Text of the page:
- Come Back Soon
- The Cornerstone
- Rest Easy
- The Voice of Jesus
- The Ballad of Jody Baxter
- Day by Day
- Shine Your Light on Me
- Carry the Fire
- You’ll Find Your Way
- Don’t You Want to Thank Someone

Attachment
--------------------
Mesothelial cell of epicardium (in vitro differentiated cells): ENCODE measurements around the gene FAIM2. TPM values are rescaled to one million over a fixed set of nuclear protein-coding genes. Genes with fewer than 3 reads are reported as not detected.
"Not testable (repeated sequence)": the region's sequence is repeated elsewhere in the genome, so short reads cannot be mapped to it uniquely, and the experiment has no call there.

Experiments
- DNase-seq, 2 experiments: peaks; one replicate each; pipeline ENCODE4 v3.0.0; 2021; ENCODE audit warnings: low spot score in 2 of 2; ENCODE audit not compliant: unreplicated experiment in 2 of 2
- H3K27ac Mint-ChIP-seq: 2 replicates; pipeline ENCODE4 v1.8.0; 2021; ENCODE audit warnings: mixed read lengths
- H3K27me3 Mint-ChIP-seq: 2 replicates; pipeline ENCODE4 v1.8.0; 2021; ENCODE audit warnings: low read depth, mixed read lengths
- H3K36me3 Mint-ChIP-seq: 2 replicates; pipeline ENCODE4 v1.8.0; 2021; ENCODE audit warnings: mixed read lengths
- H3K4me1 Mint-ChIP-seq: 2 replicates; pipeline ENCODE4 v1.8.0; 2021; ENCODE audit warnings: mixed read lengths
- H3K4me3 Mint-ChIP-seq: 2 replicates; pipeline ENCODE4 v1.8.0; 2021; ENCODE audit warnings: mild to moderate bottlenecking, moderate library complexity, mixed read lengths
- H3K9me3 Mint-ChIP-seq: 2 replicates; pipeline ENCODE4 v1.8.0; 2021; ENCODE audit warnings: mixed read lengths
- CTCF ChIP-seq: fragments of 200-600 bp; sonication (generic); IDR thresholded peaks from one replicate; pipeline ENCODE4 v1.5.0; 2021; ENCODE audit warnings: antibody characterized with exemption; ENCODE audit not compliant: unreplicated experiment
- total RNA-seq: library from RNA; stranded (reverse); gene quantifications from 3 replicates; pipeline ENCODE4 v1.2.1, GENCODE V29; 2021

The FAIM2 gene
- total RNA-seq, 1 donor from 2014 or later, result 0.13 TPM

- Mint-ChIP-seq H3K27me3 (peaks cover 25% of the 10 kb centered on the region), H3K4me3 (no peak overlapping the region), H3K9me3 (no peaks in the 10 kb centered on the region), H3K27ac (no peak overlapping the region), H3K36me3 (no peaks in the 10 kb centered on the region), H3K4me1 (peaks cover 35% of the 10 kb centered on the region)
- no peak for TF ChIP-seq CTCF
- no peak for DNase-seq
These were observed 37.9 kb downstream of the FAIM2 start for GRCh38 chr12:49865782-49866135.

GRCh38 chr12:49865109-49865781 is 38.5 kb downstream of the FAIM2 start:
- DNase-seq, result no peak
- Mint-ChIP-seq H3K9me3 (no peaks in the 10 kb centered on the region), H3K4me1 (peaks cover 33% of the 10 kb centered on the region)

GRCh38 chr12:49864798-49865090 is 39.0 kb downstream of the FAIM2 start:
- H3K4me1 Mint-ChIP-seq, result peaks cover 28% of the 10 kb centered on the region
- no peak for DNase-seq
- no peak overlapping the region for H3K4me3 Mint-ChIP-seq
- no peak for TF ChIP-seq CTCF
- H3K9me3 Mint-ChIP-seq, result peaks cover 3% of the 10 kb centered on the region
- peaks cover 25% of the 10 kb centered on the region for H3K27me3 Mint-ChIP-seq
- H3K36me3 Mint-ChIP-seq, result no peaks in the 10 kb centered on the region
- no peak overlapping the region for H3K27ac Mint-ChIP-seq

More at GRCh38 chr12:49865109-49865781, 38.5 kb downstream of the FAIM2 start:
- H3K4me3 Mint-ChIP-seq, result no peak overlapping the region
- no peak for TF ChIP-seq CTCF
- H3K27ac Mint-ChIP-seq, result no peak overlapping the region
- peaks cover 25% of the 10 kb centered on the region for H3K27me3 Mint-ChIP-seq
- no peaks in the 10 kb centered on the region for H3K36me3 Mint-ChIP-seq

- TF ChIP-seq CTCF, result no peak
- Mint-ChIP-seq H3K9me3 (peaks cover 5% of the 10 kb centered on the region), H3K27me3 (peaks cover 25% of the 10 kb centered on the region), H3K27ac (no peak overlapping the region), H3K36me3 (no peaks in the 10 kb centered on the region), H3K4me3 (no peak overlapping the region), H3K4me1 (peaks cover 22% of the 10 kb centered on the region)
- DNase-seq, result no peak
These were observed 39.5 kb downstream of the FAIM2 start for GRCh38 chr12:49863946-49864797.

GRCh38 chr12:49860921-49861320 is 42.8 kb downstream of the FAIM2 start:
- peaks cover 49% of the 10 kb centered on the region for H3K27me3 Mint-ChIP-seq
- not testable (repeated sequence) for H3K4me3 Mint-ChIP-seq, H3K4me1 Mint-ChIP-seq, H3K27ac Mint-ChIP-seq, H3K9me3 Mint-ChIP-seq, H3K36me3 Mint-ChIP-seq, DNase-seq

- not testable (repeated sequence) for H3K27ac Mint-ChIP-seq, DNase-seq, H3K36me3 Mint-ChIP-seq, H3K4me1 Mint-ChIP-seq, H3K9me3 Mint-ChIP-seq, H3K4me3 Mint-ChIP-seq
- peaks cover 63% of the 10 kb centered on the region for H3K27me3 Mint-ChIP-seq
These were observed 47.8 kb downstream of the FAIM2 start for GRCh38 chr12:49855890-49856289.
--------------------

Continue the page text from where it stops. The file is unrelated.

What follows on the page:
With many album releases on August 28th 2012, one can be forgiven with forgetting to name this release in the list together with Eye on It (TobyMac), Welcome to Daylight (Luminate), My Only Rescue (The Museum) and Only You (Karyn Williams). However despite the low-key nature of this album compared to others released in August, folk/acoustic artist Andrew Peterson has managed to unveil 10 tracks of honesty and poetic imagery as I find myself impressed with his songwriting ability and imaginative metaphors as his 2012 release, Light for the Lost Boy, reminds us of a love the Father has, that He’s offering out so that we can ‘…rest easy, you don’t have to prove yourself, you’re already mine…’ (‘Rest Easy’). Reminding me musically and lyrically of Jason Gray and Sara Groves, this reflective album full of lyrical motifs is a great one from left-field in terms of the enjoyableness I received from listening to it, considering I hadn’t listening to anything from Andrew’s prior to Light for the Lost Boy. With such hopeful melodies and gentle assurances ready to sooth the soul with reminders of God’s great love, this is an album destined to become a standout in 2012 as I once again broaden my musical tastes and become much more appreciating of folk music (especially the type Andrew sings!). With ‘Rest Easy’ providing some of the most comforting and freeing lyrics since Matthew West’s ‘Forgiveness’, Andrew’s 10 tracks give me an eagerness to explore his previous albums, and an anticipation for his albums forthcoming, confident that God will use these melodies to speak remind listeners of the Lord’s great love, ‘…the voice of Jesus calling you back home…’ (‘The Voice of Jesus’).